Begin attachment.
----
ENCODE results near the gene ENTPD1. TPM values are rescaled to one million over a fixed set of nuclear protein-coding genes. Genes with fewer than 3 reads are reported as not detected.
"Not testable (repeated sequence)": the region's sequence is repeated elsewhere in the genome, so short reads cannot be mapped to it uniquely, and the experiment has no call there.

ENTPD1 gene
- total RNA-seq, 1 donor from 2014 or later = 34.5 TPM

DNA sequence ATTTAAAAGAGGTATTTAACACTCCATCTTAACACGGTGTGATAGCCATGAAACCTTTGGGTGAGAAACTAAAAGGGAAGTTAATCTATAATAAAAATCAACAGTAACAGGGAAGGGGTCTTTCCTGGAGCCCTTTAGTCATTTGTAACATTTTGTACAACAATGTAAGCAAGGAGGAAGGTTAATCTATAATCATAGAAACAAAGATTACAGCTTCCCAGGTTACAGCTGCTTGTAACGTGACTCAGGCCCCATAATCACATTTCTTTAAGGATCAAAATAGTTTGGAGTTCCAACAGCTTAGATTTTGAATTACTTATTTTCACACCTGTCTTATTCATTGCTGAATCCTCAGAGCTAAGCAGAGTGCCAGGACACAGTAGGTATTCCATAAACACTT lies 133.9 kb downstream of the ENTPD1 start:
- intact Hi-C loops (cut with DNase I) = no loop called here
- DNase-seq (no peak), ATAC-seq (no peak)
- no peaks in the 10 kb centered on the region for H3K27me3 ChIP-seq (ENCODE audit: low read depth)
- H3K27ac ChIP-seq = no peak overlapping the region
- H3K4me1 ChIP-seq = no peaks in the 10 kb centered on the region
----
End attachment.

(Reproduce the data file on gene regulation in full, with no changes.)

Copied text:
ENCODE results near the gene ENTPD1. TPM values are rescaled to one million over a fixed set of nuclear protein-coding genes. Genes with fewer than 3 reads are reported as not detected.
"Not testable (repeated sequence)": the region's sequence is repeated elsewhere in the genome, so short reads cannot be mapped to it uniquely, and the experiment has no call there.

ENTPD1 gene
- total RNA-seq, 1 donor from 2014 or later = 34.5 TPM

DNA sequence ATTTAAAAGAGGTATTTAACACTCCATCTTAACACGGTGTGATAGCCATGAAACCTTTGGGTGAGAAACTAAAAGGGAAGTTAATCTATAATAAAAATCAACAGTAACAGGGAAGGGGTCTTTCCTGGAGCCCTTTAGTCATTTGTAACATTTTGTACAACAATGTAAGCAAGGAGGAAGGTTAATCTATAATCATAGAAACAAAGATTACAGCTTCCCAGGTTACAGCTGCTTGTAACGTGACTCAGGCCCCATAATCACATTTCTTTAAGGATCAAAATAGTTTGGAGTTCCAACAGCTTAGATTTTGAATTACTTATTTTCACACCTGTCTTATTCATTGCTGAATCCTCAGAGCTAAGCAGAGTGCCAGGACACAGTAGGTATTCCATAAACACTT lies 133.9 kb downstream of the ENTPD1 start:
- intact Hi-C loops (cut with DNase I) = no loop called here
- DNase-seq (no peak), ATAC-seq (no peak)
- no peaks in the 10 kb centered on the region for H3K27me3 ChIP-seq (ENCODE audit: low read depth)
- H3K27ac ChIP-seq = no peak overlapping the region
- H3K4me1 ChIP-seq = no peaks in the 10 kb centered on the region